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I was forever enlisted on the side of limited, constitutional government -- flawed as it was and despised at the time as "the system." Berlin's argument seems blindingly obvious now.
But the anti-"system" ravings of, say, the Unabomber, which seem grotesque today, were common fare on the campuses of 1969. In 1969, when history had not quite played itself out, Berlin's book was a tonic. It was brilliant in deconstructing the political romantics. Philosopher Leo Strauss, in his essay "Relativism" surgically exposed the central paradox of Berlin's position: that it made pluralism -- the denial of one supreme, absolute value -- the supreme, absolute value. Make your children read it before they go to college, the last redoubt of romantic neo-Marxism. The pluralism Berlin championed will be challenged again.
He has edited many books by Berlin, including those discussed in this interview.
The fourth and final volume of his edition of Berlin's letters, Affirming: Letters 1975-1997, co-edited with Mark Pottle, was published by Chatto & Windus in September 2015.
Against those who proclaimed they had found the one true path to political salvation, Berlin stood in the way, a champion of pluralism, the many-pathed way. In 1969, to be young was heaven -- and to be seized with intimations of heavenly omniscience.
Who Wrote The Book - Four Essays On Liberty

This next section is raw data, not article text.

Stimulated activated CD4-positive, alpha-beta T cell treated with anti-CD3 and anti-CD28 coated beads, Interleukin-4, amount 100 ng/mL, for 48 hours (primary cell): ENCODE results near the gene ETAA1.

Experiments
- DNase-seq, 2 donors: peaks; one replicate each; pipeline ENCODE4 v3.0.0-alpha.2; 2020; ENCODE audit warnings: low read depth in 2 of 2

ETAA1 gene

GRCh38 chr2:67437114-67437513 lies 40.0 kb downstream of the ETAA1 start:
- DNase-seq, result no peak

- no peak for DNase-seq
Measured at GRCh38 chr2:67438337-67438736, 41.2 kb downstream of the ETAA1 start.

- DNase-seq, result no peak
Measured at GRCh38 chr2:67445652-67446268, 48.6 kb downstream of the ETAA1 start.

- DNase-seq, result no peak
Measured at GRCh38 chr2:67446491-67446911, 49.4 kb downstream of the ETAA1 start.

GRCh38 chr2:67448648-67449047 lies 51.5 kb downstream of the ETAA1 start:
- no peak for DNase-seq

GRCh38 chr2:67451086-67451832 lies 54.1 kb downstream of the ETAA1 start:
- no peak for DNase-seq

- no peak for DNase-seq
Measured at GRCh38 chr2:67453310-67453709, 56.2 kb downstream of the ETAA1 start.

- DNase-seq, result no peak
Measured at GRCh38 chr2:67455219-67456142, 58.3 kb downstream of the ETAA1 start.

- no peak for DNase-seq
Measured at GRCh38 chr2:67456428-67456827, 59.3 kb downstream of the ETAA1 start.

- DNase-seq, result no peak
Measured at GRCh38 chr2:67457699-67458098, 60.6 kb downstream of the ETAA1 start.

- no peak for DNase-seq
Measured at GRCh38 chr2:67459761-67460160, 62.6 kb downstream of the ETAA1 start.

His most famous is "The Hedgehog and the Fox," a wonderfully imaginative division of the great thinkers of history into those who have one big idea (hedgehogs) and those who have many small ones (foxes). He believed that single issues, fixed ideas, single-minded ideologies are dangerous, the royal road to arrogance and inhumanity.These additions help us to grasp the nature of Berlin's "inner citadel," as he called itthe core of personal conviction from which some of his most influential writing sprung.Isaiah Berlin was a Fellow of All Souls and New College, Professor of Social and Political Theory, and founding President of Wolfson College.Access to society journal content varies across our titles.If you have access to a journal via a society or association membership, please browse to your society journal, select an article to view, and follow the instructions in this box.Not too many people can point to a specific day when they sat down with a book and got up cured of the stupidities of youth. And apart from Marxism and its variants, there was the lure of such philosophers as Rousseau, the great theorist of mass democracy and the supremacy of the "popular will." In the midst of all this craziness, along comes Berlin and says: Look, this is all very nice, but what the monists -- the believers in the one true truth, Marx and Rousseau and (by implication) such Third World deities as Mao and Ho and Castro -- are proclaiming is not freedom. Freedom is a sphere of autonomy, an inviolable political space that no authority may invade. The book was "Four Essays on Liberty." The author was Isaiah Berlin. Berlin was one of the great political philosophers of his time. "Four Essays on Liberty" is his great argument for pluralism. It was a time of grand theories and grand aspirations -- liberation, revolution, historical inevitability -- and we children were mightily seduced. There was, of course, Marxism; for the masochistic, there was Trotskyism; for the near-psychotic, there was Maoism.What they offer may be glorious and uplifting and just. In fact, said Berlin, these other "higher" pseudo-freedoms peddled by the monist prophets are very dangerous. And another thing, said Berlin: Historical inevitability is bunk, a kind of religion for atheists.They proclaim one true value above all else -- equality in Marx, fraternity in Rousseau -- and in the end the individual with his freedom is crushed underfoot. And one more thing, he said (in the fourth and final essay of the book): The true heart of the liberal political tradition is the belief that no one has the secret as to what is the ultimate end and goal of life.I arrived for the interview and was immediately very struck by the man who was in charge of the proceedings – Isaiah Berlin.I didn’t know about him before, but he was intensely alive and talked about ideas in a fascinating way. “He thought that his work was not particularly good, not particularly important, and I don’t think that was an affectation: he really did believe that.” You mention him talking – he’s renowned as a talker.